BY ANN YUHASZ Th ank you to the editors of ShowSight Magazine for highlighting the English Setter, a breed close and dear to my heart! I have been asked to comment from a judges’ perspective on ES. I found as I was assembling the following that I was more or less quoting the standard. My daughter, who now handles all the breeding, exhibiting and choosing of bitches and sires, asked why I was repeating the standard. Well, to answer her question, I believe that as a judge, one is required to judge to the standard. Yes, there is interpretation that varies from judge to judge, but it is the standard that we must adhere to. So please keep this in mind. English Setter judging the
T o evaluate the English Setter, one must first understand the sim- ilarities and differences in the four Setters. These differences arise from the purpose of each breed and why they were devel- oped as individual breeds. All Setters were bred as upland gun dogs (birds that are either pointed or flushed on land) versus ducks or water birds. All Setters originally were accompanied by the hunter on foot, so they worked the bird field fairly close and within shot range. Originally the dogs would find the birds and “set” or crouch and the hunters threw nets over the quarry and the dogs—thus the term “Setters.” This concept is really important as you can imagine these dogs need to get down between their shoulder blades. The breed differences come mainly from country of origin and the terrain they hunted over as well as the breeds and breeders who developed each. The Irish and the Red and White, (think Ireland) come from rolling ground, the Gordon (think Scotland) from rugged craggy ground, and the English (think England) over moderate terrain. All these dogs represent their owners and breeders as well; the Irish and Red and White with a rollicking personality, the Gordon with a more dour outlook and the English with a serious, dignified way. So if you start by thinking Setter in general then you can begin to understand each breed. For the purpose of this article we will concentrate on the English. We know that there were Irish-English crosses in the mid 1800s. By the late 1800s there were two distinct strains of English Setters, the Lavarack and the Llewellyn, both named after the gentlemen who developed them; the first as the bench type or show dog, the second as the field type. Today, the modern Lavarack English is further away from that original dog than perhaps in the early 1900s as we see a more stylish, trimmed animal that to the eye stands out in the ring. We will concentrate on this modern dog, but do remember they both can hunt and they originally came from the same genetic stock. The ES is a well-balanced, moderate, elegant gun dog, but with no part to show exaggera- tion. There should be no part out of balance—no necks like Giraffes or heads plopped straight onto shoulders, no bodies a mile long, no legs too short or too long, no straight front and over-angulated rears—I am sure you get the picture! His head is not as lean as the Irish, nor as deep and wide as the Gordon, but shows parallel planes as the others. He has a definite stop and occiput and a lovely dark, almost round eye, well-set. Full pigmentation of the eye and lips is important as it is essential in creating that wonderful, soft expression. The head should be in balance with the rest of the dog and neither underdone nor overdone. These are scenting animals so it is important to have good noses and straight nasal bones.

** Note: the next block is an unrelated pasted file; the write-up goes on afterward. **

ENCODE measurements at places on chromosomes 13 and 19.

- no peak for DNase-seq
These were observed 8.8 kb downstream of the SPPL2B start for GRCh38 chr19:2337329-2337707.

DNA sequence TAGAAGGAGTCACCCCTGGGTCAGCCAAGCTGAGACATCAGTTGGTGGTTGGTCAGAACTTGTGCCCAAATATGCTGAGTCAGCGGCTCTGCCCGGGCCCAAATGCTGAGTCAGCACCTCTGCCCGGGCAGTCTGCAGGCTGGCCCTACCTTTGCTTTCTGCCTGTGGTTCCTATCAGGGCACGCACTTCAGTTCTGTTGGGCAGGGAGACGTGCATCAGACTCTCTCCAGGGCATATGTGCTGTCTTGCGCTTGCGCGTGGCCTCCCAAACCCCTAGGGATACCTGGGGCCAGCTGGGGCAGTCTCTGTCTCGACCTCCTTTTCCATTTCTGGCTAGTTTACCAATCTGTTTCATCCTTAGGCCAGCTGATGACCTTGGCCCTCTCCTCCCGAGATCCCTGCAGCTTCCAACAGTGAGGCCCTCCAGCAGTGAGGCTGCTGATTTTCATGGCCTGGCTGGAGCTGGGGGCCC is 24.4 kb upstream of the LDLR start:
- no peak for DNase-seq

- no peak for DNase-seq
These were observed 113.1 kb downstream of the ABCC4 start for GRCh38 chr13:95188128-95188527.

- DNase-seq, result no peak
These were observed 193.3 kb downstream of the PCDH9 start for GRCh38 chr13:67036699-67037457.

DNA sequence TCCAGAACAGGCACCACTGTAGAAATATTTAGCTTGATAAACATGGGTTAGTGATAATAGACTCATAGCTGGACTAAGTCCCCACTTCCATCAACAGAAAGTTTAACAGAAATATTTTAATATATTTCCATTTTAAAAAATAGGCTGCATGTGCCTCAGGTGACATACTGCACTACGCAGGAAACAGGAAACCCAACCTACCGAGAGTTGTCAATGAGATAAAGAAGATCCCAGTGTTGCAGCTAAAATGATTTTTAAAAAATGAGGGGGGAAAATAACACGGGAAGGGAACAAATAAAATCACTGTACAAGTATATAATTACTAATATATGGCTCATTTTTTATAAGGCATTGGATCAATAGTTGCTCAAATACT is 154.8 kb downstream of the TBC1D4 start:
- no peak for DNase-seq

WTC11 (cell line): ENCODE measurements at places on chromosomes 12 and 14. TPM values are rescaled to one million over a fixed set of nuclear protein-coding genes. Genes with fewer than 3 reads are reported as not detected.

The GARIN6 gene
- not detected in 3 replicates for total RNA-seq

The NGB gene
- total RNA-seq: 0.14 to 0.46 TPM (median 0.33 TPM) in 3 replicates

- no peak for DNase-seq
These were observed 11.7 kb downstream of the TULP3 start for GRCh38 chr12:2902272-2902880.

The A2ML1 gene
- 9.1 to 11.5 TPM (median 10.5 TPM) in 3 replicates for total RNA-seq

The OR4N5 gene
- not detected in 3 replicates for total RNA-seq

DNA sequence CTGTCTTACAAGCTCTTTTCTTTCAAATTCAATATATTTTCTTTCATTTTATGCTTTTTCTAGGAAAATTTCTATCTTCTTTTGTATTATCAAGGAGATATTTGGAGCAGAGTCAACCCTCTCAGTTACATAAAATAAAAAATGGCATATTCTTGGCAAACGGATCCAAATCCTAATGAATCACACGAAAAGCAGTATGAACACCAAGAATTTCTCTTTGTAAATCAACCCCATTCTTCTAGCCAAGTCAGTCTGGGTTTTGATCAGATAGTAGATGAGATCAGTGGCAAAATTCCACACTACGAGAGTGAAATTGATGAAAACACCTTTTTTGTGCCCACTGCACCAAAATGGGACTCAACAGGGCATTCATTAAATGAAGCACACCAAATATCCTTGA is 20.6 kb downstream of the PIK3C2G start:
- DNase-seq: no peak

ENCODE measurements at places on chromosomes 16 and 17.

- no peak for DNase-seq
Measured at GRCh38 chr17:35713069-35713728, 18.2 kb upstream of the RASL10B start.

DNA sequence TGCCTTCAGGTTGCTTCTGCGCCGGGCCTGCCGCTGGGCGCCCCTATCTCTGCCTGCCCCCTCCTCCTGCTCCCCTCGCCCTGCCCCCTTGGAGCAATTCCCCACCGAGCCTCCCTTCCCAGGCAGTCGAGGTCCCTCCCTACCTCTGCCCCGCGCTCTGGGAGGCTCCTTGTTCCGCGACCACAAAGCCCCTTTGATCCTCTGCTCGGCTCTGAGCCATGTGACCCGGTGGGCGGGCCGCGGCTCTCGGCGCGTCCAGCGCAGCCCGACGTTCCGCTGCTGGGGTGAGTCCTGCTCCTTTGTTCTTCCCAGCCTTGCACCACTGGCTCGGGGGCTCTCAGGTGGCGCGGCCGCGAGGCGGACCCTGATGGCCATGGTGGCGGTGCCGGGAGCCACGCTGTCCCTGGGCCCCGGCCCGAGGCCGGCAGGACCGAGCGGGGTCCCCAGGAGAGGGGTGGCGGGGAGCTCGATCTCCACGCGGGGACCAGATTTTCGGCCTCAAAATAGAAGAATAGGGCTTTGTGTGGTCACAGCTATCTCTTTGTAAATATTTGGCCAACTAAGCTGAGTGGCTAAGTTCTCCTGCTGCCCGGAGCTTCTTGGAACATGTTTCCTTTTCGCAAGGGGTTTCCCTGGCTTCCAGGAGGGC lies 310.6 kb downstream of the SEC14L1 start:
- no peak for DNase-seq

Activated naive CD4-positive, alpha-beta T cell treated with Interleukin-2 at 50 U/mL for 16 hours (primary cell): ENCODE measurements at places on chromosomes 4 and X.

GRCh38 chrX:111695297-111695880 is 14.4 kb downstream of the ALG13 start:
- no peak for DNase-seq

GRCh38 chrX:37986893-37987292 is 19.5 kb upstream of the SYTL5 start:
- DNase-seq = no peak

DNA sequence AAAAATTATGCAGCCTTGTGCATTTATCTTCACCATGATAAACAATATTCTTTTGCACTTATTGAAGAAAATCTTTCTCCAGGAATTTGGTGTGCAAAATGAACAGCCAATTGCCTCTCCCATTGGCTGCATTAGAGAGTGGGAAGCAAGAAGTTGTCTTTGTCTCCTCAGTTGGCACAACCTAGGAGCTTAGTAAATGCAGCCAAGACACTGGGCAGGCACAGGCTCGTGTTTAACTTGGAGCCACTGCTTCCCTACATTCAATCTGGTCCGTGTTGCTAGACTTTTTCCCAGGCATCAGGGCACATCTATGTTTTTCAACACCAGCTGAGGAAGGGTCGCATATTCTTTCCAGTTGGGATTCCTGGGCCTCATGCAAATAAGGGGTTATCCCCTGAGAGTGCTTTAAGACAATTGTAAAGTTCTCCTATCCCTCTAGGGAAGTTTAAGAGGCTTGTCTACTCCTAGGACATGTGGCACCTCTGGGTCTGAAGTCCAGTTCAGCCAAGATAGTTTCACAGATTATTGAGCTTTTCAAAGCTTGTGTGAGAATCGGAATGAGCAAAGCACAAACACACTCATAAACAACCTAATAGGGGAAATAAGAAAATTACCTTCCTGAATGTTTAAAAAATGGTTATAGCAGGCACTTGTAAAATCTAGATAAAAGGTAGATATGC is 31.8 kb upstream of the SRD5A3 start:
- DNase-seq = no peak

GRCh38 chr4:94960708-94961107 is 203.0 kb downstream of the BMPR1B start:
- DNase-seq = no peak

SHOWSIGHT MAGAZINE, JUNE 2020 | 209
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